The following list is of NINE things a woman couldn’t do in 1971 – yes the date is correct, 1971.
In 1971 a woman could not:
1. Get a Credit Card in her own name – it wasn’t until 1974 that a law forced credit card companies to issue cards to women without their husband’s signature.
2. Be guaranteed that they wouldn’t be unceremoniously fired for the offense of getting pregnant – that changed with the Pregnancy Discrimination Act of *1978*!
3. Serve on a jury – It varied by state (Utah deemed women fit for jury duty way back in 1879), but the main reason women were kept out of jury pools was that they were considered the center of the home, which was their primary responsibility as caregivers. They were also thought to be too fragile to hear the grisly details of crimes and too sympathetic by nature to be able to remain objective about those accused of offenses. In 1961, the Supreme Court unanimously upheld a Florida law that exempted women from serving on juries. It wasn’t until 1973 that women could serve on juries in all 50 states.
4. Fight on the front lines – admitted into military academies in 1976 it wasn’t until 2013 that the military ban on women in combat was lifted. Prior to 1973 women were only allowed in the military as nurses or support staff.
5. Get an Ivy League education – Yale and Princeton didn’t accept female students until 1969. Harvard didn’t admit women until 1977 (when it merged with the all-female Radcliffe College). Brown (which merged with women’s college Pembroke), Dartmouth, and Columbia did not offer admission to women until 1971, 1972 and 1981, respectively. Other case-specific instances allowed some women to take certain classes at Ivy League institutions (such as Barnard women taking classes at Columbia), but, by and large, women in the ’60s who harbored Ivy League dreams had to put them on hold.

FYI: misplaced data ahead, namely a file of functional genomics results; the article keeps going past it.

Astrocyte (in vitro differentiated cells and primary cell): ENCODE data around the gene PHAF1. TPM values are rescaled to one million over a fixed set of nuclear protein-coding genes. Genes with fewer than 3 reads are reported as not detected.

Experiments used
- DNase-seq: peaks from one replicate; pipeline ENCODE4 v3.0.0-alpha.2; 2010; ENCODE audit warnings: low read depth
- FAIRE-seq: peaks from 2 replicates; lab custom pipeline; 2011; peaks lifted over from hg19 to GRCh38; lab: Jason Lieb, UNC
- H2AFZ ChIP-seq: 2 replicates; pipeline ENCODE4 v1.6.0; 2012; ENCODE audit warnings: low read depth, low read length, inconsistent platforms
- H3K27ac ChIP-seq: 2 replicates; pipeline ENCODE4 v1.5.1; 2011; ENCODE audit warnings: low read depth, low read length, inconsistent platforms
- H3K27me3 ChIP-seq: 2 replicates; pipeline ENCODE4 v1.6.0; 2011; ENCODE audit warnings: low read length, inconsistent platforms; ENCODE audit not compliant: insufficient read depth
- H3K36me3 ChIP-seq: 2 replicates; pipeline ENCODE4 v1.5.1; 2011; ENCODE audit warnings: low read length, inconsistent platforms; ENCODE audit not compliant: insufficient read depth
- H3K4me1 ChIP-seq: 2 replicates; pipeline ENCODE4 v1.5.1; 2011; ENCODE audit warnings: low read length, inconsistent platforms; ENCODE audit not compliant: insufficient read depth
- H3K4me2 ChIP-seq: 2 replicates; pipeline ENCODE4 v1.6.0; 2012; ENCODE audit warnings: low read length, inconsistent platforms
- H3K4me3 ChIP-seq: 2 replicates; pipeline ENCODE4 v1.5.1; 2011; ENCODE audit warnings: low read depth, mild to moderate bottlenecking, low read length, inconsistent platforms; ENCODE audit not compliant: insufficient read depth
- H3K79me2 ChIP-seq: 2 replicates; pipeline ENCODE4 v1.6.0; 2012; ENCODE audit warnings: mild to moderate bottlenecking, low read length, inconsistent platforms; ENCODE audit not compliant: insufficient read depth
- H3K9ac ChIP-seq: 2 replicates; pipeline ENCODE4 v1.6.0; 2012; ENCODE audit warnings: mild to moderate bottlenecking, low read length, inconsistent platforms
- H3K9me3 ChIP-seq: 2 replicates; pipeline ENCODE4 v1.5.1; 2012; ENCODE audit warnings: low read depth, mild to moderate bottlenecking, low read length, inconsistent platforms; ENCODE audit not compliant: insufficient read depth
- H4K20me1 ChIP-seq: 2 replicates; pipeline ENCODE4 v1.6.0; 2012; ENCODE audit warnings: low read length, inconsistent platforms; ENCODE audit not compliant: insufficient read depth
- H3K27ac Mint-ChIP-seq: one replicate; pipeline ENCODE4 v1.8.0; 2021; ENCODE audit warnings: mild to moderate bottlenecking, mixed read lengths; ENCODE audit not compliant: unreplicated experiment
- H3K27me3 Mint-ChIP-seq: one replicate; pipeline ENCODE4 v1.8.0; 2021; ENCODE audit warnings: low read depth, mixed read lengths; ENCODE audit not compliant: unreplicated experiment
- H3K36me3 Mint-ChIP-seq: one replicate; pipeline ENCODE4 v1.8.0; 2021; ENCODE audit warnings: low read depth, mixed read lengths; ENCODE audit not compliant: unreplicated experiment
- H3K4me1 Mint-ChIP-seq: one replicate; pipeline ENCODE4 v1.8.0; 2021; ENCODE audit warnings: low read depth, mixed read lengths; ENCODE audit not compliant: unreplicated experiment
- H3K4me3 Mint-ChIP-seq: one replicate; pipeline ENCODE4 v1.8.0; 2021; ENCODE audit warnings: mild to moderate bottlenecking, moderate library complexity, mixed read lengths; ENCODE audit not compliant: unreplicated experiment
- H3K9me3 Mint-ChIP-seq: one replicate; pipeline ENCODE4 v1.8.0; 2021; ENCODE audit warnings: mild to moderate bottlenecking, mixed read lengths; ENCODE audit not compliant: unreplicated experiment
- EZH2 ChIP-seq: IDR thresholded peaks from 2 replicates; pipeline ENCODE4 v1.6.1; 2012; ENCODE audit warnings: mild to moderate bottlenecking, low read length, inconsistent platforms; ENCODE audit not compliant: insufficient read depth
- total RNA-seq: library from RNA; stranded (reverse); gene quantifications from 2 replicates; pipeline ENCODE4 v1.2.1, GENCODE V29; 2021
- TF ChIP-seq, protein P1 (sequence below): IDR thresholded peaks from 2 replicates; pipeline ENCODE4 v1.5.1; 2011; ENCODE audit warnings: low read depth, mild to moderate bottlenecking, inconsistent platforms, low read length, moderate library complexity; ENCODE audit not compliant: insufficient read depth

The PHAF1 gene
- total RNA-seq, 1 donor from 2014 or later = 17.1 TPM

6. Take legal action against workplace sexual harassment. Indeed the first time a court recognized office sexual harassment as grounds for any legal action was in 1977!
7. Decide not to have sex if their husband wanted to – spousal rape wasn’t criminalized in all 50 states until 1993. Read that again … 1993.
8. Obtain health insurance at the same monetary rate as a man. Sex discrimination wasn’t outlawed in health insurance until 2010 and today many, including sitting elected officials at the Federal level, feel women don’t mind paying a little more. Again, that date was 2010.
9. The birth control pill: Issues like reproductive freedom and a woman’s right to decide when and whether to have children were only just beginning to be openly discussed in the 1960s. In 1957, the FDA approved of the birth control pill but only for “severe menstrual distress.” In 1960, the pill was approved for use as a contraceptive. Even so, the pill was illegal in some states and could be prescribed only to married women for purposes of family planning, and not all pharmacies stocked it. Some of those opposed said oral contraceptives were “immoral, promoted prostitution and were tantamount to abortion.” It wasn’t until several years later that birth control was approved for use by all women, regardless of marital status. In short, birth control meant a woman could complete her education, enter the workforce, and plan her own life.
Oh, and one more thing, prior to 1880 which is just a few years before the photo of this very proud lady was taken, the age of consent for sex was set at 10 or 12 in more states, with the exception of our neighbor Delaware – where it was 7 YEARS OLD!
Feminism is NOT just for other women.
KNOW your HERstory.